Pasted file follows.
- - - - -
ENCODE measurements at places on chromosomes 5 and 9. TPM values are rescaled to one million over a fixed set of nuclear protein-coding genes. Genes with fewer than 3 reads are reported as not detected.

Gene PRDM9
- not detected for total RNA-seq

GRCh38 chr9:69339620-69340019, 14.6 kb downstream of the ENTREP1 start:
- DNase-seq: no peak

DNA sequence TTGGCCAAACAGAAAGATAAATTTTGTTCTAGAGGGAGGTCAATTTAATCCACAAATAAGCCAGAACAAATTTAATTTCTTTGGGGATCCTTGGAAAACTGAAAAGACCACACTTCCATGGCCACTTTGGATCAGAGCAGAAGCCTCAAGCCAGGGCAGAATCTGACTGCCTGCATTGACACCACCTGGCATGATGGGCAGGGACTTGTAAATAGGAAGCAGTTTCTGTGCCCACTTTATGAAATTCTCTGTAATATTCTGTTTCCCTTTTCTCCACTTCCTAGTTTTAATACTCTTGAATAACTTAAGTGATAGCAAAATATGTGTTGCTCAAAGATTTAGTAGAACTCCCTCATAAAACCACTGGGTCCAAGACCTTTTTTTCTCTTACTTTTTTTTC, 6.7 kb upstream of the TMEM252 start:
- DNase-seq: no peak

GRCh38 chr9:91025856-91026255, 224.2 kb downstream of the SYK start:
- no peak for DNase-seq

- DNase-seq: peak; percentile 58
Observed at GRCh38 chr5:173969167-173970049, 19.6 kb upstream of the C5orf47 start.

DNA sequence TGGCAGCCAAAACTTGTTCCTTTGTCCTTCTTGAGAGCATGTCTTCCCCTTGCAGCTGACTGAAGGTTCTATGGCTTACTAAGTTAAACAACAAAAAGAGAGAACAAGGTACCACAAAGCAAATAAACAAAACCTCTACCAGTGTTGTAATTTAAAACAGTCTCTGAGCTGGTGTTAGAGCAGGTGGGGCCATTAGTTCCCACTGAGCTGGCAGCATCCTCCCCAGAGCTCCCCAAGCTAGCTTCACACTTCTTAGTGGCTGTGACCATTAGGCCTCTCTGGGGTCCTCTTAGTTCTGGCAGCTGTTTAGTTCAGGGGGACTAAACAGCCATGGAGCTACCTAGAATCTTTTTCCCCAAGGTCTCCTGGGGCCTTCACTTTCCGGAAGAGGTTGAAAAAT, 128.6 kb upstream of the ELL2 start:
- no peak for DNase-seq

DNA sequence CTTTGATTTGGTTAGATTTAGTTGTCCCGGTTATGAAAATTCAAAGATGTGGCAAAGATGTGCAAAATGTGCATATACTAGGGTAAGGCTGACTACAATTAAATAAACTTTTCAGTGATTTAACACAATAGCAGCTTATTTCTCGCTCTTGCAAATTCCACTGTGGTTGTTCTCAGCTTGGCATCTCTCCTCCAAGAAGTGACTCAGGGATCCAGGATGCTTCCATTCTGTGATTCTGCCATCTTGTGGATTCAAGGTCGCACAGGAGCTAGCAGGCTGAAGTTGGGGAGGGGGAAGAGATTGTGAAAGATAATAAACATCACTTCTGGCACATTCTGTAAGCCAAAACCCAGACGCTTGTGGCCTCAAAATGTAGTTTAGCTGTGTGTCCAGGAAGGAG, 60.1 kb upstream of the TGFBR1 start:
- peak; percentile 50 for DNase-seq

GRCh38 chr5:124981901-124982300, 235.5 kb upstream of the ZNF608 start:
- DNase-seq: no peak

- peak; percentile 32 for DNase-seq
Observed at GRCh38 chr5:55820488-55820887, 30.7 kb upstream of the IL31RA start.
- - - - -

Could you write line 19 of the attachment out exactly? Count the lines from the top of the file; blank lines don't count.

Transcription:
Observed at GRCh38 chr5:55820488-55820887, 30.7 kb upstream of the IL31RA start.